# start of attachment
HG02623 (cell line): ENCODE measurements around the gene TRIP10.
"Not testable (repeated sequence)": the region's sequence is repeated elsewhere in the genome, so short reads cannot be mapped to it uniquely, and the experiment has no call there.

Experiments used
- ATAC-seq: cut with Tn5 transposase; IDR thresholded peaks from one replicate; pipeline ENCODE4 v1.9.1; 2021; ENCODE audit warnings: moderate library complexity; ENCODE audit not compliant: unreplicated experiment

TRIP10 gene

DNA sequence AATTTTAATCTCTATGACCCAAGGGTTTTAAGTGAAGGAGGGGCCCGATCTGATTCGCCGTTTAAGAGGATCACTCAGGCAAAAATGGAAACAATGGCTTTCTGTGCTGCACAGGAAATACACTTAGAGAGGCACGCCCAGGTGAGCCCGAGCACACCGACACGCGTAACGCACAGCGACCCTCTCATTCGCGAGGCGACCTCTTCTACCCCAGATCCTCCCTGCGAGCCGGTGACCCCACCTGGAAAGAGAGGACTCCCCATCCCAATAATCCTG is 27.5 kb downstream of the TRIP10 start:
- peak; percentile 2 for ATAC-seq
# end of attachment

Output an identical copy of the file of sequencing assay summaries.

HG02623 (cell line): ENCODE measurements around the gene TRIP10.
"Not testable (repeated sequence)": the region's sequence is repeated elsewhere in the genome, so short reads cannot be mapped to it uniquely, and the experiment has no call there.

Experiments used
- ATAC-seq: cut with Tn5 transposase; IDR thresholded peaks from one replicate; pipeline ENCODE4 v1.9.1; 2021; ENCODE audit warnings: moderate library complexity; ENCODE audit not compliant: unreplicated experiment

TRIP10 gene

DNA sequence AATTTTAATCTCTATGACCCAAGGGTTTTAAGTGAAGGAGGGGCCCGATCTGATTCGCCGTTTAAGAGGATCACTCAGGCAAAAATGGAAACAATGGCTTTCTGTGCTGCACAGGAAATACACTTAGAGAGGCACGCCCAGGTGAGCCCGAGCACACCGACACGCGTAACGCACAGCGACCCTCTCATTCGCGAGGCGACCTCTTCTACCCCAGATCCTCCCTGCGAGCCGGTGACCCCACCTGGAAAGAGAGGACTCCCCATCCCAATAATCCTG is 27.5 kb downstream of the TRIP10 start:
- peak; percentile 2 for ATAC-seq